In 13 short paragraphs, the EU’s foreign affairs council – composed of foreign ministers from EU member states – picked up important themes such as the fight against tax havens and the need for responsible financing standards, but said almost nothing new, a worrying sign of low European commitment levels going into critical financing for development negotiations in the next two years.
The ministers committed themselves to “the fight against corruption, tax havens and illicit financial flows” but provided no further detail on any plans they have for ending Europe’s central role in creating this problem. The accompanying conclusions on ‘policy coherence for development’ were similarly silent. The first key test will be next week’s heads of state Council. The signs do not indicate that the stubborn resistance of Austria and Luxembourg against passing the long delayed update to the savings tax directive will be overcome. Eurodad has previously highlighted that this is the key to unlocking greater exchange of information between European tax authorities. Further key tests will be whether the EU can adopt a new anti-money laundering directive with a strong requirement for public registries of the real or ‘beneficial’ owners of companies and other corporate structures, and make good on its promises to expand the country-by-country reporting required of banks to cover all other sectors. Negotiations are ongoing on both directives between the European Parliament and the Council, and Eurodad and members continue to push hard for strong action on these key transparency measures that will help curb the billions lost by developing countries to tax dodging every year.
The Ministers said they will “continue to promote responsible lending and borrowing and lending practices” but there has, so far, been no detail on what they actually mean by this. 2014 will be a key year to push for some real meat to be put on the bones of this commitment, and to promote sensible standards, such as those set out in Eurodad’s Responsible Finance Charter. On debt issues, which a recent Eurodad report has warned continue to be a major global and European issue, the Council had little to say beyond supporting “existing debt relief initiatives” – of which there are none of any significance – and continuing to highlight the creditor group of the Paris Club, rather than promoting fair and independent mechanisms for sovereign debt workout needed in Europe as well as developing countries.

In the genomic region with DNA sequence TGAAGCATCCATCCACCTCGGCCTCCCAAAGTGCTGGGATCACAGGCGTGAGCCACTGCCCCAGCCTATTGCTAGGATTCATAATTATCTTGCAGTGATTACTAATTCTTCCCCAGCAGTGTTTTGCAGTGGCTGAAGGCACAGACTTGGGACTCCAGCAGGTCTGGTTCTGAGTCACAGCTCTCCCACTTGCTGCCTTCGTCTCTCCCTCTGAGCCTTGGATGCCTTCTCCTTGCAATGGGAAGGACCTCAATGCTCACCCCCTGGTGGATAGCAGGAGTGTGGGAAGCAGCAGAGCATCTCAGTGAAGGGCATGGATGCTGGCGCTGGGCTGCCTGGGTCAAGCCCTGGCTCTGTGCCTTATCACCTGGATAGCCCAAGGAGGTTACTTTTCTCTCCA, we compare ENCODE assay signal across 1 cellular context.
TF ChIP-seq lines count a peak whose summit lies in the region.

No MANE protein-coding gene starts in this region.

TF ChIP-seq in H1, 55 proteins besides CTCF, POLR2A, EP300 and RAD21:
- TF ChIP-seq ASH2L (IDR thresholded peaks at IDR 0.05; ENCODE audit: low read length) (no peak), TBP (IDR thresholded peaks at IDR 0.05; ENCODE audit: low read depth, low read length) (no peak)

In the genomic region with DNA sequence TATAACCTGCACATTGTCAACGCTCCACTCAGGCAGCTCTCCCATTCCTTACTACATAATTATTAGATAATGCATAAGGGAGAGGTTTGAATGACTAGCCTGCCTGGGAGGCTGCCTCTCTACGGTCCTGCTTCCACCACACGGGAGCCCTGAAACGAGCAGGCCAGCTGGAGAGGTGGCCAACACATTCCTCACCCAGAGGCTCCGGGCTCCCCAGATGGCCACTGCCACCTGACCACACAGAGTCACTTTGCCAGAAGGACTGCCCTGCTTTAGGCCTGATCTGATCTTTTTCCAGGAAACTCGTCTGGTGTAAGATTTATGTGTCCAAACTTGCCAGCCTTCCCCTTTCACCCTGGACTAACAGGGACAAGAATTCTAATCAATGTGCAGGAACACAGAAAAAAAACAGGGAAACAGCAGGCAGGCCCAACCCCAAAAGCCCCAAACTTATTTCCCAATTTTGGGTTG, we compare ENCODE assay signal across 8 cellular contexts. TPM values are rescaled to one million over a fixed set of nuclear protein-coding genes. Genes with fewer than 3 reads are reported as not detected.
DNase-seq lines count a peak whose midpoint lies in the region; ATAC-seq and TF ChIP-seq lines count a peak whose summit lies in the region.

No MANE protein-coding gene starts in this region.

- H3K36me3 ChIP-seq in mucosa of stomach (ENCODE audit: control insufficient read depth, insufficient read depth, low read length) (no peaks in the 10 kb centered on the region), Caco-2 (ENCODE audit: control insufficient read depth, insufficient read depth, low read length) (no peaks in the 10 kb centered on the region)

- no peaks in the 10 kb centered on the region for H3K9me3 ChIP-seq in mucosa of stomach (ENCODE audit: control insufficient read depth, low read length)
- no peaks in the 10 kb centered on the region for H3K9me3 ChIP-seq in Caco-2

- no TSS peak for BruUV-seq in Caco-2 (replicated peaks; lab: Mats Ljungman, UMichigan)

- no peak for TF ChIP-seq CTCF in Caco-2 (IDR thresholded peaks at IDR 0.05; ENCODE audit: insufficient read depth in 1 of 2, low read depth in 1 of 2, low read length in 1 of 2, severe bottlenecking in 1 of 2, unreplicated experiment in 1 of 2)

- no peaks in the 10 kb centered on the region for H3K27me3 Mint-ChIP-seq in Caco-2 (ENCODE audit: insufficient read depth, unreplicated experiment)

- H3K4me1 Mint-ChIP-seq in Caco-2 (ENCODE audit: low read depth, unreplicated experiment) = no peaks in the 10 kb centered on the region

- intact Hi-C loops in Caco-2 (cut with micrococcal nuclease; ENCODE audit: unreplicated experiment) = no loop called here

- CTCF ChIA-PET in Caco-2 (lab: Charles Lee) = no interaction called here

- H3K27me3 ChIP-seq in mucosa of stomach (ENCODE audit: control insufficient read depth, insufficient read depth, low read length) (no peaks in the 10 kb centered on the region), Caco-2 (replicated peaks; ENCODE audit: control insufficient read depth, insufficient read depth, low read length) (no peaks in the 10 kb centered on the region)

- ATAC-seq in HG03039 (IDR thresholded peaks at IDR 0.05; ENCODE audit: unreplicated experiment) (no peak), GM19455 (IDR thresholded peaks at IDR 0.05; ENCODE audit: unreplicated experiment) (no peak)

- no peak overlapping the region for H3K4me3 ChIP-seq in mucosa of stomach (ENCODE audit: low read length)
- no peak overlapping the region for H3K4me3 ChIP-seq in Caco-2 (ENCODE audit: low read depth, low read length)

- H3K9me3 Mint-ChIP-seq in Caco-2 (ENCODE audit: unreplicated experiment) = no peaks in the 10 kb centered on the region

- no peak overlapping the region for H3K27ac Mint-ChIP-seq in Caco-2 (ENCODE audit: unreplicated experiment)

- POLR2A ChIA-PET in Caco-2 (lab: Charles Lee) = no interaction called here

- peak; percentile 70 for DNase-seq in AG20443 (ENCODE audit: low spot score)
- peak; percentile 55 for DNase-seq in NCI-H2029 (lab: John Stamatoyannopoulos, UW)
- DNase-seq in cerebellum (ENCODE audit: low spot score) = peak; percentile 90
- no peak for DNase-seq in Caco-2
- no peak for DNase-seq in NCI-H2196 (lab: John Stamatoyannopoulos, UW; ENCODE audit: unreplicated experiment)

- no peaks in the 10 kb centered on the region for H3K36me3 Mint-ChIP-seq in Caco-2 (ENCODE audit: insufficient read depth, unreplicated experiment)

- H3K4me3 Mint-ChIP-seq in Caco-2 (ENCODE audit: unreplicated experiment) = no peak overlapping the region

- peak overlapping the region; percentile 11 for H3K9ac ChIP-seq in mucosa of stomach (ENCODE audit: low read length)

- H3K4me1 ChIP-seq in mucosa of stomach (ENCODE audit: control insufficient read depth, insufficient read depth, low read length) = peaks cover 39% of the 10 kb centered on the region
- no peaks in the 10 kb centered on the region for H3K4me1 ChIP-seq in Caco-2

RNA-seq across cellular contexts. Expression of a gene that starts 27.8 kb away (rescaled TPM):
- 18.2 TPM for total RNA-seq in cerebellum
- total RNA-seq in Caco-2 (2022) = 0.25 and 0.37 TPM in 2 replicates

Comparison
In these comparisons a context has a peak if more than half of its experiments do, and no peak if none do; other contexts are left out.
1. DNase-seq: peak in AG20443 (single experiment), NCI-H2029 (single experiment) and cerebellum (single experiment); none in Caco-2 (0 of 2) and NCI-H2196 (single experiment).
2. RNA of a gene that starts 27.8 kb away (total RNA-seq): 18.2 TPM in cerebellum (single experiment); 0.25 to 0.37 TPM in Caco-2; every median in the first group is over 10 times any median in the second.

On Official Development Assistance (ODA, or ‘aid’), there was the usual reaffirmation “to respect the EU’s formal undertaking to collectively commit 0.7% of GNI to official development assistance by 2015”, even though there are no credible plans to do this, and European aid fell last year rather than rose, according to the latest figures. When discounting poor quality “inflated aid” the European CONCORD Aidwatch coalition estimates that the EU is only halfway to that target, with less than two years to go. The EU’s own accountability report also predicts that the EU will fail to meet the target by a considerable margin.
There was also a reference to “external development finance measurement” – code for attempts by some donors to change, or water down, the way ODA is measured, to artificially boost levels by, for example, counting more loans as aid, as Eurodad has warned.
The support for the European Commission’s efforts to use aid money to subsidise or ‘blend’ with private investment which was apparent in the Commission’s communication, to which these conclusions respond, was there. However, the affirmation that the EU “will continue to use grants … for leveraging public and private resources” was tempered by the recognition of some of the risks highlighted by Eurodad’s recent report on blending including, according to the Council, “debt sustainability and accountability and avoiding market disturbances and budgetary risks.”
We will have to wait until the planned European Commission communication on financing for development early next year to see if Europe can up its game and bring credible new commitments to the UN negotiating table, as financing takes centre stage in negotiations on the UN’s post 2015 development objectives.